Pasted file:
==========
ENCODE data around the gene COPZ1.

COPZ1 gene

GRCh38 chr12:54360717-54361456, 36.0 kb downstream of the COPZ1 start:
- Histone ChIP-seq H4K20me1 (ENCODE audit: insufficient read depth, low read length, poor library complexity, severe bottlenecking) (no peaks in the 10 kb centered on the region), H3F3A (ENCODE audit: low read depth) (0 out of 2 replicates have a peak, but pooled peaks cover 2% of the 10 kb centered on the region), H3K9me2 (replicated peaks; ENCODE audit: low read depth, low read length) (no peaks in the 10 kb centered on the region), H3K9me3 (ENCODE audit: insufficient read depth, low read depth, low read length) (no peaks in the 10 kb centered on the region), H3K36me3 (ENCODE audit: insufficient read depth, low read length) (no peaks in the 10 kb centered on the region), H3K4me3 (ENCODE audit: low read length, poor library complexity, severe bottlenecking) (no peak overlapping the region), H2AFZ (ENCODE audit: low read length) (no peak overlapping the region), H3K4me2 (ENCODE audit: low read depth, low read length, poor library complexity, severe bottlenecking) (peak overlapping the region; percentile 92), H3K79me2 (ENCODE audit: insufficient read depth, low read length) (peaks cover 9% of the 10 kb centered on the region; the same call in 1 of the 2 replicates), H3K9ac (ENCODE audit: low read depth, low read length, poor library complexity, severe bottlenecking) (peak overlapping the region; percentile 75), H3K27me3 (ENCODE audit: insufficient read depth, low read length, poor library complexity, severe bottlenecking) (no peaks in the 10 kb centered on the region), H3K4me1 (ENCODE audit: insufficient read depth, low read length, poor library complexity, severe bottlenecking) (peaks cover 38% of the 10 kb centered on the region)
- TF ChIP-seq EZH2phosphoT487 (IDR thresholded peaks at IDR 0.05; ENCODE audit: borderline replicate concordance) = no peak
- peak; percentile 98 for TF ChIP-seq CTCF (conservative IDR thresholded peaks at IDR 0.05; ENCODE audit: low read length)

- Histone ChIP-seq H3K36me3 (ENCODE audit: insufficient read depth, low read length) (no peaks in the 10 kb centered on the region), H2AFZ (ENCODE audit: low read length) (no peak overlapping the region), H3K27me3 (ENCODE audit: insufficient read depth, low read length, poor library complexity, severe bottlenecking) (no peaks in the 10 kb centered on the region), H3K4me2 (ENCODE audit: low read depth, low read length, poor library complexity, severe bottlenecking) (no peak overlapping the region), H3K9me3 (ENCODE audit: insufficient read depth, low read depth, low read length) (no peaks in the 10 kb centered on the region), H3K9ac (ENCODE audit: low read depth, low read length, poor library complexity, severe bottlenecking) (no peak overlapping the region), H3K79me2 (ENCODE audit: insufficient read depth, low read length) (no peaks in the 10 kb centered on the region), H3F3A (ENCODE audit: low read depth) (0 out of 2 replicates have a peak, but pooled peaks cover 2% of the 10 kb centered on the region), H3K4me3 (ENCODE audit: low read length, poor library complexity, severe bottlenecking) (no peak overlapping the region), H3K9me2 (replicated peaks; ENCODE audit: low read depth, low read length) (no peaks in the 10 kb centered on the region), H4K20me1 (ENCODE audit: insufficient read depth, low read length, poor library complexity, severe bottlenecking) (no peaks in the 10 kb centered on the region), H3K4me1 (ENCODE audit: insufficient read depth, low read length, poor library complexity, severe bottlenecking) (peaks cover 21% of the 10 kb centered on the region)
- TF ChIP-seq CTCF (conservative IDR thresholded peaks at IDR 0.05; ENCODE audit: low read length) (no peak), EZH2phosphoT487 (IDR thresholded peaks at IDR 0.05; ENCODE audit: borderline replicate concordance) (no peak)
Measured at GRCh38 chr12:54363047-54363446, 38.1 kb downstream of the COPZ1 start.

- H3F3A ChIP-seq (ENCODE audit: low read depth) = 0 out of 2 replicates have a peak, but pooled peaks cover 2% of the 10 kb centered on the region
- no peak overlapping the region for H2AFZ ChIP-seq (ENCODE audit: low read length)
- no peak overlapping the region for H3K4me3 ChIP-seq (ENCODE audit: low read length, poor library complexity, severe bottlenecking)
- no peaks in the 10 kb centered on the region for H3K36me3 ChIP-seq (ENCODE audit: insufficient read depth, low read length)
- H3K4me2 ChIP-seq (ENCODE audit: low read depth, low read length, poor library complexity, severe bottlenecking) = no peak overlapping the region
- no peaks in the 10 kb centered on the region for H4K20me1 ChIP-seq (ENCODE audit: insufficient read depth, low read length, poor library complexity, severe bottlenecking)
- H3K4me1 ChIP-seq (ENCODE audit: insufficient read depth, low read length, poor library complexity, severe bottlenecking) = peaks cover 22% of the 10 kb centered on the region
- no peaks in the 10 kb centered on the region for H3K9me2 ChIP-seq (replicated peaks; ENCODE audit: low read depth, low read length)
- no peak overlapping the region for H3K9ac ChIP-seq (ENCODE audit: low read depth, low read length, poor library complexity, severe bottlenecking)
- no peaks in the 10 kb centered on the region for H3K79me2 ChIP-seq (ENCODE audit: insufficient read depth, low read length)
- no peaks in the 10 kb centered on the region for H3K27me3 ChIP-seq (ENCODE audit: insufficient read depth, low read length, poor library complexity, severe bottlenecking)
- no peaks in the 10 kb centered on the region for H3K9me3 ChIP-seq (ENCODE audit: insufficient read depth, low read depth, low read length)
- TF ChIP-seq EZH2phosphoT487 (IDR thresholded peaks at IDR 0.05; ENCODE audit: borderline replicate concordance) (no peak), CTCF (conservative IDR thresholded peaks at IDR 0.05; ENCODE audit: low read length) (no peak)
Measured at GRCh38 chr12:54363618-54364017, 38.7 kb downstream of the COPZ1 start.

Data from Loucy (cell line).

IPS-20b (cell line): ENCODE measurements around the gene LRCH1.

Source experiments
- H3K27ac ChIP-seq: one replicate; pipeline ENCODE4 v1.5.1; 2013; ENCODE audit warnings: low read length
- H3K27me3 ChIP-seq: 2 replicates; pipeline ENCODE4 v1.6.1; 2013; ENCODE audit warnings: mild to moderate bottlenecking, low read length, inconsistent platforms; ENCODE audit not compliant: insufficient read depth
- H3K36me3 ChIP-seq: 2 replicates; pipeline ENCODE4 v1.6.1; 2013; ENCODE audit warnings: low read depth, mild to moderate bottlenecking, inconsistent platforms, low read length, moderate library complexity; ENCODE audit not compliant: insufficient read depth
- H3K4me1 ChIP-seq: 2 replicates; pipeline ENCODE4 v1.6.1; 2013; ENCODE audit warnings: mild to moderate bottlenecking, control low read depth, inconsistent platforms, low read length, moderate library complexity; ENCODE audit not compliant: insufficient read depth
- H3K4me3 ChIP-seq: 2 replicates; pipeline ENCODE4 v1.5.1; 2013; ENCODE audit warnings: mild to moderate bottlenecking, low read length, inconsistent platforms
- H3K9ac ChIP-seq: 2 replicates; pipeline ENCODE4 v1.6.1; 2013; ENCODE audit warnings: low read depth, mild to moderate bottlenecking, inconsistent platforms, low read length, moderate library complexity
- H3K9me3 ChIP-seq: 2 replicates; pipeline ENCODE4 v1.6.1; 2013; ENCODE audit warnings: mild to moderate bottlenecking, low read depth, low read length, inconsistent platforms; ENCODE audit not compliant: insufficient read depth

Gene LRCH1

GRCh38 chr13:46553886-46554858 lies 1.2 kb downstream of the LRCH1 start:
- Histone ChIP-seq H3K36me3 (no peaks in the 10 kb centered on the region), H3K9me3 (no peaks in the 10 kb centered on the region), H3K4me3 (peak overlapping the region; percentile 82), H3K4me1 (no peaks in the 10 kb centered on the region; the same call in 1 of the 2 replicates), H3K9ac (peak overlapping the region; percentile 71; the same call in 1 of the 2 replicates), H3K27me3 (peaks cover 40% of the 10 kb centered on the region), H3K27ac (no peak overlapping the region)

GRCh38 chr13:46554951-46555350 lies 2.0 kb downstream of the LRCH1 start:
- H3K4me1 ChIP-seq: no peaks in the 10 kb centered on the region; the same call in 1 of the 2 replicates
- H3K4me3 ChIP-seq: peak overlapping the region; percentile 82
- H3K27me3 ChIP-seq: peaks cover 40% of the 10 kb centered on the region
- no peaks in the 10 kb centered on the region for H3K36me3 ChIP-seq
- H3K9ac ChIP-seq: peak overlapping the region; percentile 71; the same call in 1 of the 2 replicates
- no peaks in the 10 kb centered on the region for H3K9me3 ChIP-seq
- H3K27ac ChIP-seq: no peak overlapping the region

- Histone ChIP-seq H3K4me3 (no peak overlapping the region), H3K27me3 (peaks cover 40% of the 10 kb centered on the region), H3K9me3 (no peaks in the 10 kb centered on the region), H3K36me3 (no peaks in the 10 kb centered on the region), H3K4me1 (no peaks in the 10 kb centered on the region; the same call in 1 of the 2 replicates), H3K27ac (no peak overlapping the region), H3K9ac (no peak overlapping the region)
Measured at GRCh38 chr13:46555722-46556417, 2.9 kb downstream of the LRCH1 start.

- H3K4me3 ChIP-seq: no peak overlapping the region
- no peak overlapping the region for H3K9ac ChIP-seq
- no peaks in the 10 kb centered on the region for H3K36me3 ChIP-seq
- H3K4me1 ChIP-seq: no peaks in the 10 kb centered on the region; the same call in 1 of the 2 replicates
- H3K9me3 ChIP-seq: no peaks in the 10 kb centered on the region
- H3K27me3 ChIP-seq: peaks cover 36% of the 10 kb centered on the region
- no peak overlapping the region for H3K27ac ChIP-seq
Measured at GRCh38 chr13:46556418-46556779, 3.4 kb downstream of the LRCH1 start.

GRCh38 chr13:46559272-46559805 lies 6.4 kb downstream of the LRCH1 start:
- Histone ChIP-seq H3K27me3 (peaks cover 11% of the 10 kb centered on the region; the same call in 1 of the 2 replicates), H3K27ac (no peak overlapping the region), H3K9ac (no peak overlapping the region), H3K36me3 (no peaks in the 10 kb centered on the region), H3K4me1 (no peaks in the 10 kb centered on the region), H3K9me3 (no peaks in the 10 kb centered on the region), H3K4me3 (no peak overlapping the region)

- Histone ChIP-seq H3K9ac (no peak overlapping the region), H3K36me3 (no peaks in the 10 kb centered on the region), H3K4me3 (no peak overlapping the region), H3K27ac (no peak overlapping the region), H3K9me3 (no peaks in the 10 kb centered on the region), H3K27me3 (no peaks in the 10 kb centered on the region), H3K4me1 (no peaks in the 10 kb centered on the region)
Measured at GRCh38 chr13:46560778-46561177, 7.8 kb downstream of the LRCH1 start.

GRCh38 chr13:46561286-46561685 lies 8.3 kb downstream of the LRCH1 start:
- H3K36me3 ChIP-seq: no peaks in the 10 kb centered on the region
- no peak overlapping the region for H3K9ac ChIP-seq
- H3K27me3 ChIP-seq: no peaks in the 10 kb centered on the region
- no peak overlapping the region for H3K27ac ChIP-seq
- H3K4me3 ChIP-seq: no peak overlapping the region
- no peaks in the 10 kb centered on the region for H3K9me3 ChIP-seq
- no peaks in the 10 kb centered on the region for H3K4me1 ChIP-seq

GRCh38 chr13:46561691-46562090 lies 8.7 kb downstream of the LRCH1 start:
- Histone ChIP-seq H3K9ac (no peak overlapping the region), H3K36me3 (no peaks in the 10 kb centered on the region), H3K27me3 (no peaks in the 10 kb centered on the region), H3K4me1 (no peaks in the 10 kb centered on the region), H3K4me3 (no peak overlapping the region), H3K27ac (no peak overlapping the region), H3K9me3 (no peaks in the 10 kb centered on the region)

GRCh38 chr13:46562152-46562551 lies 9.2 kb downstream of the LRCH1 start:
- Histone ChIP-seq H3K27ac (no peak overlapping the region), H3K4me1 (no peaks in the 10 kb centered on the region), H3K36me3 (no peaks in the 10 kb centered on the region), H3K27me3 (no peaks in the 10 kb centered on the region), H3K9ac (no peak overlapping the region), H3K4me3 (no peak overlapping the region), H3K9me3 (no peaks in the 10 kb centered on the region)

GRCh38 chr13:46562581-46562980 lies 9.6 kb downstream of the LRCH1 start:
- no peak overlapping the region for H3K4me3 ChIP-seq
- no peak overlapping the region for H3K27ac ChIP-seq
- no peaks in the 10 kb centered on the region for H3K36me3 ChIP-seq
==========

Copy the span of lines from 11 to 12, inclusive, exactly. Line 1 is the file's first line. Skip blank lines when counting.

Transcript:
- no peak overlapping the region for H2AFZ ChIP-seq (ENCODE audit: low read length)
- no peak overlapping the region for H3K4me3 ChIP-seq (ENCODE audit: low read length, poor library complexity, severe bottlenecking)